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► Conversations with Friends (12 episodes) is on BBC3 and iPlayer weekly from 15 May.

Sally Rooney’s first novel, Conversations with Friends (2017), is a circuitous depiction of a young woman’s self-discovery, and a screen adaptation was always going to be a tricky proposition. But thanks to the success of Lenny Abrahamson’s take on Rooney’s second novel, Normal People, in 2020, a 12-episode adaptation of its predecessor has come into view. Though distinct stories, they are very much companion pieces, with Conversations with Friends sharing many of its sibling’s themes and backstage personnel. It too has been produced by Element Pictures for BBC Three and Hulu, and Lenny Abrahamson is back as producer and director of the first few episodes. Rooney, however, who co-wrote the first six episodes of Normal People with lead writer Alice Birch, has stepped away, and Birch now shares writing duties with playwright Meadhbh McHugh and actor-screenwriter Mark O’Halloran, the latter of whom wrote wrote Abrahamson’s first features Adam & Paul (2004) and Garage (2007).

Judging from the first five episodes, the series hews closely to the novel’s general scope and shape – hinged to introverted Frances (Alison Oliver), university student and aspiring poet, and her evolving hold on her sense of self as she falls further into a relationship with Nick (Joe Alwyn), a handsome but self-effacing actor, who is older and married. What starts as a shared but awkward and speculative crush gradually turns into a full-blown affair, and a love quadrangle involving Frances’s best friend and old flame Bobbi (Sasha Lane) and Nick’s slightly estranged wife Melissa (Jemima Kirke), a successful author. 

Jemima Kirke and Joe Alwyn in Conversations with Friends

This imbroglio mingles with class anxieties – Frances and Bobbi, solidly middle-class but precarious students, get the chance to enjoy Melissa and Nick’s upper middle-class existence. One significant change from the book is how the series doubles down on class relations, and tensions, by internationalising them: Bobbi is not only American but mixed-race, while Nick and Melissa are also not just privileged South Dubliners but English too. The best moments are when this dynamic is fought out by the two strongest actors, Lane and Kirke, with meek Frances wedged between Bobbi’s playful, open rebellion and Melissa’s unflinchingly friendly hauteur.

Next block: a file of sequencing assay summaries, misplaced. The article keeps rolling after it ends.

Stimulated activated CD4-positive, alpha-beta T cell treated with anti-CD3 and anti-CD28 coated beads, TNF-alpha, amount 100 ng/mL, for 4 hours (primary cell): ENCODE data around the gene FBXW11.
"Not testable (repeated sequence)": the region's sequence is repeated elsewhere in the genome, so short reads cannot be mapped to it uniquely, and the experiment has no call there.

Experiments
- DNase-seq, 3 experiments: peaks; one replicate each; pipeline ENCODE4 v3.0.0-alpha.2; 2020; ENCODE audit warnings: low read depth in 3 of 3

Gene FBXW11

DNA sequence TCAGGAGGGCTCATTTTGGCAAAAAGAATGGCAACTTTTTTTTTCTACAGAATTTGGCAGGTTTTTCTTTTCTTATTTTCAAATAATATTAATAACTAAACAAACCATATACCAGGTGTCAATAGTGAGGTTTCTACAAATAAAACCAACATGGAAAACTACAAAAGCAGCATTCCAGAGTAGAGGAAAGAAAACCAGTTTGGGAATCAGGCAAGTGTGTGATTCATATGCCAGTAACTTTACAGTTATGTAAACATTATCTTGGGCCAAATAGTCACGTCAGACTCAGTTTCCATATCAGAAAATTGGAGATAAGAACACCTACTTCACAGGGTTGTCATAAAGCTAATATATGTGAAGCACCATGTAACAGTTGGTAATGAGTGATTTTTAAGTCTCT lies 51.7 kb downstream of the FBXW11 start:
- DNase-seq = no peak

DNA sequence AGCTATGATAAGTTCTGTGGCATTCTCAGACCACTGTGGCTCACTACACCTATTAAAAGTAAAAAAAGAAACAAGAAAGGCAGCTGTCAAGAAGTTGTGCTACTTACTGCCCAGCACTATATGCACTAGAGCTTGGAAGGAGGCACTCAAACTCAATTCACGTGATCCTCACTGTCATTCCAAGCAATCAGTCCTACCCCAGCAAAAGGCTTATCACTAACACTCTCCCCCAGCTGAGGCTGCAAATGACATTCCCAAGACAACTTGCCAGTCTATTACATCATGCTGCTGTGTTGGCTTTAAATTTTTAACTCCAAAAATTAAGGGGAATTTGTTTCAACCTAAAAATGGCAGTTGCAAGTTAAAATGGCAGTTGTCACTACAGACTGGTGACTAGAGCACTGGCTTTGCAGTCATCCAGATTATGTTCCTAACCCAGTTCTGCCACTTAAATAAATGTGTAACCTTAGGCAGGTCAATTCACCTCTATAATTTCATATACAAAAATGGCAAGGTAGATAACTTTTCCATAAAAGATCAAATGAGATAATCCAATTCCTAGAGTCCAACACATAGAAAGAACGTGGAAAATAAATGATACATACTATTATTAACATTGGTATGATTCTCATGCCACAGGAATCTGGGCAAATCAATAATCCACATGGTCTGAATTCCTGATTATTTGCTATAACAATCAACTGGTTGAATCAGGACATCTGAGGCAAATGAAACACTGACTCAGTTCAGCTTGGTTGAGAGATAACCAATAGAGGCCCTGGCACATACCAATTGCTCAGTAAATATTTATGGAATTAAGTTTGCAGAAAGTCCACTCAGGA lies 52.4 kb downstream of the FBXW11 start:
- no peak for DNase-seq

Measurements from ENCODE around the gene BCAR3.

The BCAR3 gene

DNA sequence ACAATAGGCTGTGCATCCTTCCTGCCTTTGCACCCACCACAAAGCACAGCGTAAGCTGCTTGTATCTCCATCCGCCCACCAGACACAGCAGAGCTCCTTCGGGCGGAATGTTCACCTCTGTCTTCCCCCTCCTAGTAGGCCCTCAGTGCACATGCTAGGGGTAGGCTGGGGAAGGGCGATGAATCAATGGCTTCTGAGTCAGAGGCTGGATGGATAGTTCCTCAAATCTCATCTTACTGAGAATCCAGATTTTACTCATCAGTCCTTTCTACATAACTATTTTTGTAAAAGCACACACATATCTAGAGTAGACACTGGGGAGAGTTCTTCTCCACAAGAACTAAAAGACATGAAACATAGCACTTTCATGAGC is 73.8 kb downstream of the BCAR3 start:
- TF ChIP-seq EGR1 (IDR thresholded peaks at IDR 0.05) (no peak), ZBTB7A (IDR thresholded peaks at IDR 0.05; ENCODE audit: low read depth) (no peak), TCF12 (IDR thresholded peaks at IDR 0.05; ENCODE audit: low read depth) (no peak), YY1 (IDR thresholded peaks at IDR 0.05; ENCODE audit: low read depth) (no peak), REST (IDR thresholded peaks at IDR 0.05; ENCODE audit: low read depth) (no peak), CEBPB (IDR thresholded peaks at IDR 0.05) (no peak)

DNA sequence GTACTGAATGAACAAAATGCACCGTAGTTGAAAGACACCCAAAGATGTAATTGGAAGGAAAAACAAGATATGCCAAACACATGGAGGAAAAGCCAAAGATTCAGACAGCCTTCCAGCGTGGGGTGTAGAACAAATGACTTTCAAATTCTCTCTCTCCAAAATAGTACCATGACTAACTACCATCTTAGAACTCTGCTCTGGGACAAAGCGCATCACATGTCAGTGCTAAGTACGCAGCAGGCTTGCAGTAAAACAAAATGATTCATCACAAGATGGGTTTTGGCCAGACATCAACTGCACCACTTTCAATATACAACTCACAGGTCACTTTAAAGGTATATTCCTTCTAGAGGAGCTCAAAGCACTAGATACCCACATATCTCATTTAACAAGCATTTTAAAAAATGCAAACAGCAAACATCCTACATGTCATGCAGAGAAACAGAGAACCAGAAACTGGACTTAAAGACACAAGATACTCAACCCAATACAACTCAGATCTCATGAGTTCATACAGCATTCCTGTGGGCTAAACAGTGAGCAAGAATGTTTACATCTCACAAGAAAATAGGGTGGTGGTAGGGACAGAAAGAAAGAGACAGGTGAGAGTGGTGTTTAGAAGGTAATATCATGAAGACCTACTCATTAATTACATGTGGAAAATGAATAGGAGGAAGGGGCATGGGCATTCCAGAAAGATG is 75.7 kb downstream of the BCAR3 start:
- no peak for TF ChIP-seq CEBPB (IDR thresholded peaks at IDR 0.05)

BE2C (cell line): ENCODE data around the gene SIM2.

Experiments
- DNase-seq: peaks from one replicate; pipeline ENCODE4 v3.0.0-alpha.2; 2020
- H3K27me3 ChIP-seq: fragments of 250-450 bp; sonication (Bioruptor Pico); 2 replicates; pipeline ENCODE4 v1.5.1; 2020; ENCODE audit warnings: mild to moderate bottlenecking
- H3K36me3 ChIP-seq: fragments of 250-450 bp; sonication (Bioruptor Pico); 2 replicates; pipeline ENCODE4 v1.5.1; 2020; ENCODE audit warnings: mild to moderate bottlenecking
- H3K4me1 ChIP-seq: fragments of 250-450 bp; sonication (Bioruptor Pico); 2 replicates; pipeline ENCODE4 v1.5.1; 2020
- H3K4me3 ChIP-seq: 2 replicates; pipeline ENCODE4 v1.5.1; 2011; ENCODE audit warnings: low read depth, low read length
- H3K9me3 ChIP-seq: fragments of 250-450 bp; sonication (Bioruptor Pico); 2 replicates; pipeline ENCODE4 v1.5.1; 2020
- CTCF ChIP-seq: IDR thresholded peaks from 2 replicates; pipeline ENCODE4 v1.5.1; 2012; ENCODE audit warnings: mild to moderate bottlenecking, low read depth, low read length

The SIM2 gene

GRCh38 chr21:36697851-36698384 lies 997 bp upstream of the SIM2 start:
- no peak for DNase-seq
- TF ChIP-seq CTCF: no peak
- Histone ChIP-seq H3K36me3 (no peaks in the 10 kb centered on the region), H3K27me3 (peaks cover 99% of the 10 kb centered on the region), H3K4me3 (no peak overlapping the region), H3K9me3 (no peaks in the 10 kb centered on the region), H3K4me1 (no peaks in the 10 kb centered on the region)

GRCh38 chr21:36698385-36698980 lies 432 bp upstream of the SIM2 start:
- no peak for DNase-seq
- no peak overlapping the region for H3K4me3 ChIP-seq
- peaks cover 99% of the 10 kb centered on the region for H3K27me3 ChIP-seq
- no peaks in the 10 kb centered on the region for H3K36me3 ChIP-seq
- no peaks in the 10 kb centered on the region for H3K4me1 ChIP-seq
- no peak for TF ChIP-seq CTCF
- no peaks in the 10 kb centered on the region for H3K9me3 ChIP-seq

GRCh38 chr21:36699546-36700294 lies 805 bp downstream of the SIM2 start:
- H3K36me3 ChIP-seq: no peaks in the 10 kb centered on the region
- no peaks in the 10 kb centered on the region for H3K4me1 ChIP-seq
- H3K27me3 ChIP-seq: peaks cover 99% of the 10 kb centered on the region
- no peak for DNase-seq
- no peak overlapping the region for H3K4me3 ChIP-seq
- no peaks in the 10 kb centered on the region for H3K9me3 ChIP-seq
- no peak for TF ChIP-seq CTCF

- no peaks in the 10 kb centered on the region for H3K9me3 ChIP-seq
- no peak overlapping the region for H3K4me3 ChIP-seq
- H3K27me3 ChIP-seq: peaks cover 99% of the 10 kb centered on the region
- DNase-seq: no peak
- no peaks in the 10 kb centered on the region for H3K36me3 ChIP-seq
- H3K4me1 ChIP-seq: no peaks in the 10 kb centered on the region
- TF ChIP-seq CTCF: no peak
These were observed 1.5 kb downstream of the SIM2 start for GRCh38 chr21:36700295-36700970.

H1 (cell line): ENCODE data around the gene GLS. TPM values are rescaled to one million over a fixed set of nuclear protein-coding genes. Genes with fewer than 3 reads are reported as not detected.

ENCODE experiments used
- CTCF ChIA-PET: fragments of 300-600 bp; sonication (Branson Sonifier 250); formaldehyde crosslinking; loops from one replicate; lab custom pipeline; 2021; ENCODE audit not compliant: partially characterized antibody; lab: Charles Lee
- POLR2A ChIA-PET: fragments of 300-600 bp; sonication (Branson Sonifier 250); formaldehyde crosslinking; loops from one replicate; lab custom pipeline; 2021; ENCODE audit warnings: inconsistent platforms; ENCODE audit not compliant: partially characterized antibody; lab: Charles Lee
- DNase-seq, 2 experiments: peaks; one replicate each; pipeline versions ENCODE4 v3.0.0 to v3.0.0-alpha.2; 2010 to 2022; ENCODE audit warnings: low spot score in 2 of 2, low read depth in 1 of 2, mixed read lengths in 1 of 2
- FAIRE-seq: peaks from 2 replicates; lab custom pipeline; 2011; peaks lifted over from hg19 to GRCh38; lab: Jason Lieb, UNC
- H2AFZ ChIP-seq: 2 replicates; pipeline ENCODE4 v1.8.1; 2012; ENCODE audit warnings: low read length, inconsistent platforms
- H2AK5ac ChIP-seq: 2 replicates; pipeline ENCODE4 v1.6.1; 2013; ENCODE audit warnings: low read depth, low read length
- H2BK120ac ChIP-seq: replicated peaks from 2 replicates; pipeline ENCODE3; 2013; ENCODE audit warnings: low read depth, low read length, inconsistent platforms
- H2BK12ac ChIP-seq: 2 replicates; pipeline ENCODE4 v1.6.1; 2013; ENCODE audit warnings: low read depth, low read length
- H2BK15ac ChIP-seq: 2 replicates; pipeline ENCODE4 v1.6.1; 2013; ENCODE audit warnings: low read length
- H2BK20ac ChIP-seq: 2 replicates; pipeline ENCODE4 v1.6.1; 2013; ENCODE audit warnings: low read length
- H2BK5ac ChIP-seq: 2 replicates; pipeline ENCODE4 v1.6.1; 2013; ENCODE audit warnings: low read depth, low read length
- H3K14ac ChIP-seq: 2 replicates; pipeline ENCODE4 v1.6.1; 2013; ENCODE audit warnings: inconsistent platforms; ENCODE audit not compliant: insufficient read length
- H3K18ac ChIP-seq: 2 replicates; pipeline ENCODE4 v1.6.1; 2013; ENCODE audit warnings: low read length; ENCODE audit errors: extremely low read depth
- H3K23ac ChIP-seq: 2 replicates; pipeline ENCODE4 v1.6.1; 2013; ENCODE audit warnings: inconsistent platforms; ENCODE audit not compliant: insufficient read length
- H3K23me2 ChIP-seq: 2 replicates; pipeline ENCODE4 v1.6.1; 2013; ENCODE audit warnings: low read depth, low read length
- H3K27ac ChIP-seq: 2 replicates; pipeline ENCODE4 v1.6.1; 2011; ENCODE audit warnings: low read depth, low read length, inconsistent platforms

Despite an interesting, able cast, there’s frequently a disconnect, a lack of chemistry; nor does the brevity of the episodes counteract a sluggish, repetitive quality. Abrahamson’s very direct instincts as a dramatist clash with slippery source material that holds no straightforward recipe for clear and bold dramaturgy. In the book’s first-person stratagem, Frances’s irresolute character is clarified and complicated by an equivocating interior monologue, which also renders a blinkered, fluctuating view of other characters’ motivations.

Jemima Kirke and Sasha Lane in Conversations with Friends

Abrahamson and DP Suzie Lavelle try to translate this ambiguous, limited perspective visually through a restricted, even claustrophobic field of vision, with a focus on body language and its unspoken volubility. But the choppy editing is out of sync with the performers and nuance goes out the window. Rooney’s potent, tangible yet elusive use of emails and instant messages is rendered on screen in clumsy shot/reverse-shot set-ups of Frances and her phone. They’re devoid of any real feeling for the swarming insecurities of attraction channeled through digital communication.

The broad story could have made for convincing melodrama, but Abrahamson again chooses a muted tone and palette that tamps down any emotional or sensual frisson. Frances and Nick’s sex scenes are shot with the same coldness as those in Normal People – for which Abrahamson and Lavelle had name-checked the photographer Nan Goldin as inspiration; but Goldin’s unsentimental, open-armed love of the flesh seems far from this clean, hazily lit sexual melancholia. These supposed eruptions of passion and pleasure, meant to rattle two bottled-up individuals caught up in bourgeois malaise and complacency, ring false. Though the series may shift and improve, as it stands it is too broad and undercooked to convincingly express the complex highs and lows of sex or the knots of self-realisation.

Sight and Sound, Summer 2022

Sight and Sound celebrates its 90th anniversary in style. Plus: the Cannes bulletin, Pedro Almodóvar, Ukrainian cinema, The Innocents and Edgar Wright interviewing Daniels.

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